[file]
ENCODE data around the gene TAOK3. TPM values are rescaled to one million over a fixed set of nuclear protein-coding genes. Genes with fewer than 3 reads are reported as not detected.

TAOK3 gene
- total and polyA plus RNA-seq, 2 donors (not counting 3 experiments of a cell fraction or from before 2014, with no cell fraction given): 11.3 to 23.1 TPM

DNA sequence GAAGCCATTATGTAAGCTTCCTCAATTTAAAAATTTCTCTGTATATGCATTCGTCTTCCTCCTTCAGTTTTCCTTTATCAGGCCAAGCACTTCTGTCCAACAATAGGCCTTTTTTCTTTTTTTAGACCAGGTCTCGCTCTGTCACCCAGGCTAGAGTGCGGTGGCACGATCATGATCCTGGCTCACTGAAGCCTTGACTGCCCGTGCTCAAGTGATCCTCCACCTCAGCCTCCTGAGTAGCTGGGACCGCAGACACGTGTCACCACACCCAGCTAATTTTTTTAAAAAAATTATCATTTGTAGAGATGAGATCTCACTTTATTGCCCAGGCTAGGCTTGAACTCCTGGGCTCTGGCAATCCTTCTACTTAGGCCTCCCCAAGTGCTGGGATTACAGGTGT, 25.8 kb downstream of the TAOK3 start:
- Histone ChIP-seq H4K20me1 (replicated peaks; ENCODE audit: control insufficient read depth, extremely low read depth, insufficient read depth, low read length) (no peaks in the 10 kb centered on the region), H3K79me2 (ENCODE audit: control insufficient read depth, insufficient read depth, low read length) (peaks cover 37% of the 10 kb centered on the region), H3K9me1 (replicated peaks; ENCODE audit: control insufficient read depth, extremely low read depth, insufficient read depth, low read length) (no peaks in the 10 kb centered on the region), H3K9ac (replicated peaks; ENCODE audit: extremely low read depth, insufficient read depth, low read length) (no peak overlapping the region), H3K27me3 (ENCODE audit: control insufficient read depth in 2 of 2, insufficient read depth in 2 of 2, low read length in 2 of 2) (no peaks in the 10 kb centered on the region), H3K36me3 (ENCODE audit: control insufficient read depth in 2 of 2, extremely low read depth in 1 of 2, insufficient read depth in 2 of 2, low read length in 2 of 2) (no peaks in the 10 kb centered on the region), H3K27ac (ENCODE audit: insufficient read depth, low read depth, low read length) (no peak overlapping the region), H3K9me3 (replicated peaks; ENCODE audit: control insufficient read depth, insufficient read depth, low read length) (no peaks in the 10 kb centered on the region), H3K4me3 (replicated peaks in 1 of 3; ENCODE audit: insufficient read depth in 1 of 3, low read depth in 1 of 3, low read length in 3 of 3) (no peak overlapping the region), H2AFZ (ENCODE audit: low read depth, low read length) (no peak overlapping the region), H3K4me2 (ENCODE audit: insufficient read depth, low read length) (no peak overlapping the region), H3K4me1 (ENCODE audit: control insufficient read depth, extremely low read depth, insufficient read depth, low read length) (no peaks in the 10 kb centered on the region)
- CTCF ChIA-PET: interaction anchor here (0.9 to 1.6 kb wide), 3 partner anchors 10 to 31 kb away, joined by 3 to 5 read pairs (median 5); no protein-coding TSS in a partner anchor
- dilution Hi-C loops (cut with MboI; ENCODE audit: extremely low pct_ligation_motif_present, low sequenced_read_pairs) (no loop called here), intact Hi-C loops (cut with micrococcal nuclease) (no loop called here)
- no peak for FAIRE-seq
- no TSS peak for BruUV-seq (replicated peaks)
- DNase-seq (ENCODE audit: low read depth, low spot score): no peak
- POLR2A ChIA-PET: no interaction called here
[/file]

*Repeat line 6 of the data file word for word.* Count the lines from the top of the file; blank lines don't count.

- CTCF ChIA-PET: interaction anchor here (0.9 to 1.6 kb wide), 3 partner anchors 10 to 31 kb away, joined by 3 to 5 read pairs (median 5); no protein-coding TSS in a partner anchor